At some point last year, I started a semi-regular tradition of pulling up a Hot 100 chart from Billboard magazine and dissecting the debut songs for a given week in the early ’80s (when I was first listening to music and most familiar with Top 40 radio).
It was an idea that I nicked from 70s Music Mayhem, a groovy blog that I’d been reading for awhile.
Each Saturday, like clockwork, there would be a new post in which Chris Stufflestreet would cover the songs that had been a debut on the Hot 100 from a corresponding date in the ’70s. It was an engaging mix of Joel Whitburn, Casey Kasem, and childhood nostalgia that was a favorite read.
I seem to recall exchanging an e-mail or two with Chris and the occasional comment on each other’s blog. I knew that he was considerably knowledgeable about baseball cards and I had been meaning to solicit his thoughts on a few items of sports memorabilia, but…
I didn’t know Chris, but, through his writing, I kind of felt like I did.
I’ll miss having his words to read as I lazily ease into a Sunday morning with coffee and offer my heartfelt condolences to any of his friends or family who might stumble upon here.
He seemed like a good guy.
Here are the ten songs that made their debut on Billboard‘s Hot 100 as October arrived this week thirty years ago…
The Clash – Rock The Casbah
from Combat Rock (1982)
(debuted #90, peaked #8, 24 weeks on chart)
Punk didn’t make it to our part of the Midwest and, though I knew The Clash by name, I had never heard their music prior to Rock The Casbah.
(it would be over the next few years – and thanks to the passion my buddy Streuss had for the band – that I would discover what all the fuss was over “the only band that matters”)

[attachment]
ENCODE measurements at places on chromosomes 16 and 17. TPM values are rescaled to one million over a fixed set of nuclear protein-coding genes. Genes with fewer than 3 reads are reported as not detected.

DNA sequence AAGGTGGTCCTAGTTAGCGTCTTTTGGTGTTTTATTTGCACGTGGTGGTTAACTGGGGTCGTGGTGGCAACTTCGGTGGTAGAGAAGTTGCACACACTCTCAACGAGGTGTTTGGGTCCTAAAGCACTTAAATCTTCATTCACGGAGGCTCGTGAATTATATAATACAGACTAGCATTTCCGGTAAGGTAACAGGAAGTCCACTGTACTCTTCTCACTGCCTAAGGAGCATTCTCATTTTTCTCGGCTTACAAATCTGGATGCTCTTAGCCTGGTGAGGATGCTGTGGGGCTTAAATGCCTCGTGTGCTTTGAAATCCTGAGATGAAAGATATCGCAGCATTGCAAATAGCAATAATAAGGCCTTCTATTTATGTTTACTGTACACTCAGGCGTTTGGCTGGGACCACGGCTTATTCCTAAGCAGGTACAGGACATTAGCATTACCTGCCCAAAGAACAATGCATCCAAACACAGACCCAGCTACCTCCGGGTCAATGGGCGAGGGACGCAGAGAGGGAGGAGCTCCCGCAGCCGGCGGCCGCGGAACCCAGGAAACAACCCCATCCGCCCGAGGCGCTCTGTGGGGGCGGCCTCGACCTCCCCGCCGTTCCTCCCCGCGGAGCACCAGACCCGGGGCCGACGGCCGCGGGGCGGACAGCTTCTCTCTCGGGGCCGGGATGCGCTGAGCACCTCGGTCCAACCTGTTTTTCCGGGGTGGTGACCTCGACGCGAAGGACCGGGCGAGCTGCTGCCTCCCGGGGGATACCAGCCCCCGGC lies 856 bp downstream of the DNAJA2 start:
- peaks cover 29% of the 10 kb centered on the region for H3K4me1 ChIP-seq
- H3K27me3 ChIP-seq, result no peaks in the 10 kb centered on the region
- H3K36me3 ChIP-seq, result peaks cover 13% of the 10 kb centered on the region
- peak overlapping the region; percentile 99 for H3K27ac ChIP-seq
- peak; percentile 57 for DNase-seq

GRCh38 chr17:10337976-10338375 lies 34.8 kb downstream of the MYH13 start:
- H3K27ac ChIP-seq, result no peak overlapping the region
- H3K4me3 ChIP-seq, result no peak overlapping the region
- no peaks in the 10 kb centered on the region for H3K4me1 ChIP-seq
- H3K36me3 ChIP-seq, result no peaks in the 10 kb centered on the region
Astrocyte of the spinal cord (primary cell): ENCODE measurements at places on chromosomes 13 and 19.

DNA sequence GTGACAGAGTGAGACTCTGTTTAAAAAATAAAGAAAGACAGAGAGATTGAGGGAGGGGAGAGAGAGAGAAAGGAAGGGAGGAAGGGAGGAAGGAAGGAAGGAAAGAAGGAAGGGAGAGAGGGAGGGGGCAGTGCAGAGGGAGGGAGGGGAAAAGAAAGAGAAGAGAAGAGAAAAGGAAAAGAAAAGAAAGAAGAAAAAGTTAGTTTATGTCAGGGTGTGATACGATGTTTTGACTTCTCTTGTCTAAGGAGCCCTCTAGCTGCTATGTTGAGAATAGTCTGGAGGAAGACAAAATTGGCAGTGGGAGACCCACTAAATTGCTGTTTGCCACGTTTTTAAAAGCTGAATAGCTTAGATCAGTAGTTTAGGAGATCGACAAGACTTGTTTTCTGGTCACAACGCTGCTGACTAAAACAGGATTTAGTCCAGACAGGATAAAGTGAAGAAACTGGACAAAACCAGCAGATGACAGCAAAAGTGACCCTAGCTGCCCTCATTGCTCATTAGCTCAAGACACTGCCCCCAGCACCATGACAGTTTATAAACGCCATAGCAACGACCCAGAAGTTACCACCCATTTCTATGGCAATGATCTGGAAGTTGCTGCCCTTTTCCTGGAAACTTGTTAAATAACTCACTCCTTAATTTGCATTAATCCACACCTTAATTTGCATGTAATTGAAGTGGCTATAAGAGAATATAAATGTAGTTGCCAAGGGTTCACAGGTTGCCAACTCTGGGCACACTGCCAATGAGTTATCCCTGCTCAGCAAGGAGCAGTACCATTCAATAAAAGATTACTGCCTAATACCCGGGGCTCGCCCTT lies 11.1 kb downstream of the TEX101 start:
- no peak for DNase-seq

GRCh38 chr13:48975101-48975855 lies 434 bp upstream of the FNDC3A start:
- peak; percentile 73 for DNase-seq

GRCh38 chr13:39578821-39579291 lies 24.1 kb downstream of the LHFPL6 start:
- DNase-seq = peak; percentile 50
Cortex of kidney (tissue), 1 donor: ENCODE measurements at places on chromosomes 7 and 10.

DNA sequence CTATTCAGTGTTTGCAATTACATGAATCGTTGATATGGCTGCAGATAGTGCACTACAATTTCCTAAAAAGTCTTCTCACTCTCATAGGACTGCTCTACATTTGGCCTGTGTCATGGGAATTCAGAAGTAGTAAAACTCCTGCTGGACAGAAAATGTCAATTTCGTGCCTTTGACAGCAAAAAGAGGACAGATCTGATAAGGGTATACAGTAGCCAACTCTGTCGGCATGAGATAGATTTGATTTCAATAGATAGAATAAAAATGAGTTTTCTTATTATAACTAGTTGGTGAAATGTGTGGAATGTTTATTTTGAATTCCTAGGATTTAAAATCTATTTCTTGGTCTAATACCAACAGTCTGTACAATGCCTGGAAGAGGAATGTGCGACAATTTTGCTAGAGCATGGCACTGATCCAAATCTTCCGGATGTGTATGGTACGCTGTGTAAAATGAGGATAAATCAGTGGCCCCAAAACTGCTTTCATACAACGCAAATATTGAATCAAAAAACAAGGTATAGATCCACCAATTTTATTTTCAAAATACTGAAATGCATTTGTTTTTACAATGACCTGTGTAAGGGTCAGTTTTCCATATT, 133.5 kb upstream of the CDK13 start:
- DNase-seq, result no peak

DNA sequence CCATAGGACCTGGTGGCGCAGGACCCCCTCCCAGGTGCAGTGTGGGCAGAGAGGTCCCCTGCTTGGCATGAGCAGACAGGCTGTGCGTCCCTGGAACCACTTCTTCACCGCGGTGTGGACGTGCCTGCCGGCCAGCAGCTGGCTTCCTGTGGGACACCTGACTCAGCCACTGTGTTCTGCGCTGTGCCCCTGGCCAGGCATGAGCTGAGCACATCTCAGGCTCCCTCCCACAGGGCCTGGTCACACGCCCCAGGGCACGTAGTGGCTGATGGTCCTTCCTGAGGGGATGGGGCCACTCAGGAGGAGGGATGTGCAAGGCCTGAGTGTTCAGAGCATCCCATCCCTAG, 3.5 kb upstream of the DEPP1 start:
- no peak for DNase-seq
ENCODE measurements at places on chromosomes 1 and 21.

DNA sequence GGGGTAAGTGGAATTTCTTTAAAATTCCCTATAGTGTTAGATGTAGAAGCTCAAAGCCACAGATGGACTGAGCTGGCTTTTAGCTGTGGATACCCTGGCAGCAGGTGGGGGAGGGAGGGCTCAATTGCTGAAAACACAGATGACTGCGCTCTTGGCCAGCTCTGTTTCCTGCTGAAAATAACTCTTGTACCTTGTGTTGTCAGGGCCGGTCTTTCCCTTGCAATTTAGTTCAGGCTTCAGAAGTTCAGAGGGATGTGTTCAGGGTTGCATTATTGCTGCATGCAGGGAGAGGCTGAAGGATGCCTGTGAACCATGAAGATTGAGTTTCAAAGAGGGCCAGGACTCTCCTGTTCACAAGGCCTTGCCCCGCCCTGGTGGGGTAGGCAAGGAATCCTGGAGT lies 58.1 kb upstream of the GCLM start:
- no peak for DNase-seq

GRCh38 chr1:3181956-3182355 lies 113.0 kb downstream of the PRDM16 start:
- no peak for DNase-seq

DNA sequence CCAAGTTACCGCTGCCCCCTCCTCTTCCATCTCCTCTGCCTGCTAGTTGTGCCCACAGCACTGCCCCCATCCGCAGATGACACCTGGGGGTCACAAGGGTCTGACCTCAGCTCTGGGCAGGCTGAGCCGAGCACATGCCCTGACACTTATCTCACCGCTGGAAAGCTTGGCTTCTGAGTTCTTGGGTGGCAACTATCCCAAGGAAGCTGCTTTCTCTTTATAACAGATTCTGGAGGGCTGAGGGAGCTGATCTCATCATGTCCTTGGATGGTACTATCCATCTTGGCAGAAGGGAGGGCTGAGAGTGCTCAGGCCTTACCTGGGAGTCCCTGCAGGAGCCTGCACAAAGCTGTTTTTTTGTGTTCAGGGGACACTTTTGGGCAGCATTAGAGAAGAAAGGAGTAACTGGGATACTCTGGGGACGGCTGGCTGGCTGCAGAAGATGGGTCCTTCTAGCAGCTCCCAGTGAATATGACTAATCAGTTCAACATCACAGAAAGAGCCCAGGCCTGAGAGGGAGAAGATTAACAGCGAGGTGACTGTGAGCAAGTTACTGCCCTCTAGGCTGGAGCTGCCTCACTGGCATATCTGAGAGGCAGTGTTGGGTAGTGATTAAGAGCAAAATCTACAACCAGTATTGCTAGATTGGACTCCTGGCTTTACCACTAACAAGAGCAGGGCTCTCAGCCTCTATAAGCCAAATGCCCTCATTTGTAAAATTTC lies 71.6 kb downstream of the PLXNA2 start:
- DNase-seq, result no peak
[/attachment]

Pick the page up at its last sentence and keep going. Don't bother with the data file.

I thought that Rock The Casbah was übercool as was the song’s video which makes fine use of both Burger King and armadillos.
Bad Company – Electricland
from Rough Diamonds (1982)
(debuted #87, peaked #74, 4 weeks on chart)
I can’t say that I’ve ever had much affinity for Bad Company, though I much prefer the Paul Rodgers era to the late ’80s/early ’90s stuff sans Rodgers that briefly saw the band return to mainstream success.
And I can’t say that I’d ever heard Electricland, though its subdued, mysterious vibe briefly held my attention before I lost interest.
Missing Persons – Destination Unknown
from Spring Session M (1982)
(debuted #85, peaked #42, 14 weeks on chart)
Missing Persons was as exotic as exotic got for me and my friends in 1982 and we totally took to the band. Their sci-fi, synth sound and the comely looks of lead singer Dale Bozzio – and her plexiglass, fishbowl bra cups, bikini bottoms made of posters, and cotton-candy hair – were irresistible to our teenage ears and eyes.
I think we all had a cassette of Spring Session M and I still dig it when Words or the spacey, hypnotic Destination Unknown pops up on the iPod or Sirius.
Billy Squier – Everybody Wants You
from Emotions In Motion (1982)
(debuted #84, peaked #32, 17 weeks on chart)
During my junior high/high school years, Billy Squier was a rock god to most of the kids in my hometown. Of course, he was toppled from that exalted position as minor deity by the infamously bad video for Rock Me Tonight in 1984.
But when Emotions In Motion came out, he was still cool and Everybody Wants You was constantly playing from a radio or car stereo.
In fact, DJ Mark Sebastian from Q102 in Cincinnati – the station most of us listened to at the time – played the damned song repeatedly one night on his shift for an hour or two after supposedly locking himself in the DJ booth.
Timothy B. Schmit – So Much In Love
from Fast Times At Ridgemont High soundtrack (1982)
(debuted #81, peaked #59, 7 weeks on chart)